The cyber insurance market has made substantial progress in recent years in developing products and insurance-backed services to help their clients manage their exposure to “cyber risks”, ranging from theft of client data or intellectual property to the paralysation of critical business systems.
The industry’s progress in this regard is the result of its having worked with insureds, in many sectors, to develop products to meet their needs. However, this has been a challenging process, not least because the threat evolves so quickly.
Whilst the products that the industry is now offering are, in some respects, quite sophisticated, serious doubts remain as to whether it can afford to offer cover for the most serious cyber risks, such as a massive accumulation or aggregation of losses arising out of disruption of critical infrastructure or coordinated attacks on or failures of cloud providers.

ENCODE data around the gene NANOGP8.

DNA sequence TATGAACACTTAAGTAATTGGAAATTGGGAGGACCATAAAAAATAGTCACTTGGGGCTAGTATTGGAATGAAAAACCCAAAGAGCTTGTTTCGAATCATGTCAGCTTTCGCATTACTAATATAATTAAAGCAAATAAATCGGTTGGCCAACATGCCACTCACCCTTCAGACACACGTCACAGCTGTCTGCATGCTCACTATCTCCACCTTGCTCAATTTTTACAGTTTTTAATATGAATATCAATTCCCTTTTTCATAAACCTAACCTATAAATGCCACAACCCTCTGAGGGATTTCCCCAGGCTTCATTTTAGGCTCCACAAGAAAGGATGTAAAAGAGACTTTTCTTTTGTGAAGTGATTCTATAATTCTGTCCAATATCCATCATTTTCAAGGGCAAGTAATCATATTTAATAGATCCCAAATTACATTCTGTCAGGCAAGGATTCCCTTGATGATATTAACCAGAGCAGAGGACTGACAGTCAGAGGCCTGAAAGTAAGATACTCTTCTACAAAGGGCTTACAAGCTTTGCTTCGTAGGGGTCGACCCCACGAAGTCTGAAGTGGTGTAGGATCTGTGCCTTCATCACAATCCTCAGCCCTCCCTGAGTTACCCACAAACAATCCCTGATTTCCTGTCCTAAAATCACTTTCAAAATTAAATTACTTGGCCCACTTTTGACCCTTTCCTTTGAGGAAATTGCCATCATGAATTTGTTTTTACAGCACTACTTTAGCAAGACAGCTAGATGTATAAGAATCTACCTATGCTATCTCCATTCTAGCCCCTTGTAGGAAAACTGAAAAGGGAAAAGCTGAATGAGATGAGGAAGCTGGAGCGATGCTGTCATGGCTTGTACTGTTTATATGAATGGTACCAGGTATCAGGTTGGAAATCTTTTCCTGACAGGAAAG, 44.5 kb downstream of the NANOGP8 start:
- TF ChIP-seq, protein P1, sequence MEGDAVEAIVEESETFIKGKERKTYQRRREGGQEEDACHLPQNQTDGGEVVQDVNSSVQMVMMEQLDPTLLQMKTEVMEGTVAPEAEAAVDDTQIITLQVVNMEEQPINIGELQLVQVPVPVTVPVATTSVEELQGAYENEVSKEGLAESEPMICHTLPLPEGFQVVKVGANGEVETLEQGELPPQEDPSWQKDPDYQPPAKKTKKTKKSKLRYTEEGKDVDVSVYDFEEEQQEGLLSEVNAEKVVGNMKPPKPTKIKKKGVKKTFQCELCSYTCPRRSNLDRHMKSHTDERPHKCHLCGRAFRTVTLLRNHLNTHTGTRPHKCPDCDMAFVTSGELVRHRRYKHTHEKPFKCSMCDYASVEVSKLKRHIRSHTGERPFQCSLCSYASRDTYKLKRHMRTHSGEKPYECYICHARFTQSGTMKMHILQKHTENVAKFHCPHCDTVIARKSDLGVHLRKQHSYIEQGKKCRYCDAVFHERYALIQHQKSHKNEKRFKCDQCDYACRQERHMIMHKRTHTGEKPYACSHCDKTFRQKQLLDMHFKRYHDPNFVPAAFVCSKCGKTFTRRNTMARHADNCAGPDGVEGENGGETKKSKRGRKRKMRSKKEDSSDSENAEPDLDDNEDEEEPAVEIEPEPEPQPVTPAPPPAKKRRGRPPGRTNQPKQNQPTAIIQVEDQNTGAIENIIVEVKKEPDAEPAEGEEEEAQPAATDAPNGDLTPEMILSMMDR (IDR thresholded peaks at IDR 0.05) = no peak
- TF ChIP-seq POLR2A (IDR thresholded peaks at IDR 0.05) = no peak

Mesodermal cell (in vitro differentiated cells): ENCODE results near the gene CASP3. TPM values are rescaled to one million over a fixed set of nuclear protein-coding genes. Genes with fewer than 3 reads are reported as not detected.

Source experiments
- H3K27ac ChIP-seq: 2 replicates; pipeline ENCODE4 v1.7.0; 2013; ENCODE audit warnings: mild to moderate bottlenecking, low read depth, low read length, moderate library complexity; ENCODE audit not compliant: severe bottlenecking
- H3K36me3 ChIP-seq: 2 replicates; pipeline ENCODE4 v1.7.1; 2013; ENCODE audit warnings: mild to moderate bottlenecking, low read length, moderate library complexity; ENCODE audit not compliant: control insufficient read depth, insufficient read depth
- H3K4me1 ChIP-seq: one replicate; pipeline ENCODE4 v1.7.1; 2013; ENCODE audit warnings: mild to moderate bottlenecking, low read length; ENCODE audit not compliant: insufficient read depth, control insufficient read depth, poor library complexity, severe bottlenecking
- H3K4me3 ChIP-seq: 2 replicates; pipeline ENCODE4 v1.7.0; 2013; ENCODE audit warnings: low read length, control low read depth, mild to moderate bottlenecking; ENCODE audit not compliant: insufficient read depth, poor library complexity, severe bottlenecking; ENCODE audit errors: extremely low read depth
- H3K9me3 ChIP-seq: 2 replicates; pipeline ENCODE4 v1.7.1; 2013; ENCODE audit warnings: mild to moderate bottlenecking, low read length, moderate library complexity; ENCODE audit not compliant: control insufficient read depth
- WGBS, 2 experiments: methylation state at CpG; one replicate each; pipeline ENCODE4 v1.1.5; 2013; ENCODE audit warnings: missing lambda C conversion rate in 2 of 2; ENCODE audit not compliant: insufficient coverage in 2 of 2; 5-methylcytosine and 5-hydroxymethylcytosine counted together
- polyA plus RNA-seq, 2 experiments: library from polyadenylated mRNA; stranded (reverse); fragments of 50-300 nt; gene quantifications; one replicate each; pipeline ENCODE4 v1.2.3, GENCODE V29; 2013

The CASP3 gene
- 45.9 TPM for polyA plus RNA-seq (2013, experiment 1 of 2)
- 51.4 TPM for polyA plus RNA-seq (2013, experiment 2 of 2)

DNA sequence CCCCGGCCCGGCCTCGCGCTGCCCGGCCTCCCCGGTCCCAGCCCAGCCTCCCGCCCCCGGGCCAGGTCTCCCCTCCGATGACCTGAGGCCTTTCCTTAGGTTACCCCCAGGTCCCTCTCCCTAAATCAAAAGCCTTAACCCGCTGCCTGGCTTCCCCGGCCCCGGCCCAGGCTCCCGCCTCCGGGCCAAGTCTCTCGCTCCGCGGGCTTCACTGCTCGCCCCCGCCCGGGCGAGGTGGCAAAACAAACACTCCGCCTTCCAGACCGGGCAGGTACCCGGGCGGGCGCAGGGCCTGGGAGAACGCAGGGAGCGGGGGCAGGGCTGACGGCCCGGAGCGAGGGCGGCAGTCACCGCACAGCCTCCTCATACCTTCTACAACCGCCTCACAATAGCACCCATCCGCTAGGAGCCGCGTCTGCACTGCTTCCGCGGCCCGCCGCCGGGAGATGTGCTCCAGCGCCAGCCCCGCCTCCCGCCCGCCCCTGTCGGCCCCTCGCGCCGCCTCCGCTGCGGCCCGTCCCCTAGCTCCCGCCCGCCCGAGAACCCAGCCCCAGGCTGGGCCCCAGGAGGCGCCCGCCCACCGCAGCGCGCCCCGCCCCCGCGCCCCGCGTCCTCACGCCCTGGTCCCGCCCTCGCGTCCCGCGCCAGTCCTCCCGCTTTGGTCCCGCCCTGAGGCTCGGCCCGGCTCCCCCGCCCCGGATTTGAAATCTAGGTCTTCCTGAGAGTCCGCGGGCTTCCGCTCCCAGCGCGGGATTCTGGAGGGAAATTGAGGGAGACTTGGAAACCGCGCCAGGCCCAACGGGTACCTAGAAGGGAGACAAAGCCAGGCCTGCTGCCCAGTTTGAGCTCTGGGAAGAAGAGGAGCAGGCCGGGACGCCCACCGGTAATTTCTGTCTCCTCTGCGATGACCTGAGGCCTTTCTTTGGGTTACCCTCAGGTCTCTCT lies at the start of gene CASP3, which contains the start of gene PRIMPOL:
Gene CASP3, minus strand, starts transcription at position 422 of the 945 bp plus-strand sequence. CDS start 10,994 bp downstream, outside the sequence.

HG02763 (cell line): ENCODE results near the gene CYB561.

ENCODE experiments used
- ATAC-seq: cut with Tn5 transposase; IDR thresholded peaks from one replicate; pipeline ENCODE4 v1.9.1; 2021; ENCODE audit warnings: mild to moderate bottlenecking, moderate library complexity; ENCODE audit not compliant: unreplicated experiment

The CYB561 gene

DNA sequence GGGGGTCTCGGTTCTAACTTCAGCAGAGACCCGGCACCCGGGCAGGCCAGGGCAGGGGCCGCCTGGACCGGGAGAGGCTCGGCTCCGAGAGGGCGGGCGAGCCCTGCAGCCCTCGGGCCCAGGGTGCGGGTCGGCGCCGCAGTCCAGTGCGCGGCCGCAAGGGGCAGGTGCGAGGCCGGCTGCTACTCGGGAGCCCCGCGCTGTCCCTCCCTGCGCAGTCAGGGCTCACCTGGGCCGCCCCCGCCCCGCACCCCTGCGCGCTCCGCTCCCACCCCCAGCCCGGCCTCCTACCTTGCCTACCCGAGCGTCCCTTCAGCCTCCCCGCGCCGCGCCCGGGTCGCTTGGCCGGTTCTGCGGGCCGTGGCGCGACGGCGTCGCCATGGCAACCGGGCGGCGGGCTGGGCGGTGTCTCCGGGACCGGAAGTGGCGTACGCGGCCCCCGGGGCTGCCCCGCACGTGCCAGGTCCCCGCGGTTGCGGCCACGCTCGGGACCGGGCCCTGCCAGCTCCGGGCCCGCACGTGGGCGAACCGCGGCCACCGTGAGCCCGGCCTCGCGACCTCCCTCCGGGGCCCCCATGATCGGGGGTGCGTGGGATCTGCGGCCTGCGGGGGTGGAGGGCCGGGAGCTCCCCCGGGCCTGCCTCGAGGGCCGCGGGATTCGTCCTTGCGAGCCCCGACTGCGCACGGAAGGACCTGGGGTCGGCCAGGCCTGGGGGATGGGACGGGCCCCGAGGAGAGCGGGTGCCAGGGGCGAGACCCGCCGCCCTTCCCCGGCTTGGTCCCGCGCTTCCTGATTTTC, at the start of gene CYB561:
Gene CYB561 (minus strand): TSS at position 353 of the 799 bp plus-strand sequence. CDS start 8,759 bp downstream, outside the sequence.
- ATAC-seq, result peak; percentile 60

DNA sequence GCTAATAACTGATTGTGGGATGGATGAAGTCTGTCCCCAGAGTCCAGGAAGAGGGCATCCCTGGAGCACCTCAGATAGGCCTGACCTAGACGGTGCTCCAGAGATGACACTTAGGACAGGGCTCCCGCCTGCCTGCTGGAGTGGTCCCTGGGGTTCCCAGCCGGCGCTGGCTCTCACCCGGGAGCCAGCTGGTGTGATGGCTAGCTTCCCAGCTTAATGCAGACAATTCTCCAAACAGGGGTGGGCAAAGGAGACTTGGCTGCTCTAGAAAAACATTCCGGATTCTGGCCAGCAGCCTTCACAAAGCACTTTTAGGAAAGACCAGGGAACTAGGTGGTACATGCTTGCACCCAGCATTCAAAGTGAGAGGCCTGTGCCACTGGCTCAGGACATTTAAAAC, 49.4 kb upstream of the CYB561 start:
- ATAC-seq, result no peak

Furthermore, in some cyber insurance markets, there may be a tension between insurers’ desire to work with their insureds to engender strong risk management on the one hand, and the insured’s desire to lay off its cyber risk at a lower cost than it would incur to upgrade critical systems to harden them against cyber attacks.
In the light of these concerns, some market participants have renewed calls for the government to provide a backstop, similar to those in place for terrorism risks. They argue that the potential magnitude of some cyber risks and the potential for significant accumulations of losses present risks so great that they cannot be absorbed by the capital of insureds and insurers alone.
There is obvious force in these arguments. However, others in the market are more circumspect, arguing that the case has yet to be made as regards the necessity for a government backstop.
It is suggested that cyber does pose risk of a magnitude that is potentially greater than the capacity the existing cyber market can absorb. However, critics of the government backstop proposal are probably right that the nature and scope of such potential cyber catastrophes must be analysed and articulated more cogently before the case for a government backstop is made out. Further, that, if a government backstop is implemented, it must be implemented properly, so as to allow the industry to do what is does best whilst still ensuring that the security of the economy is adequately protected.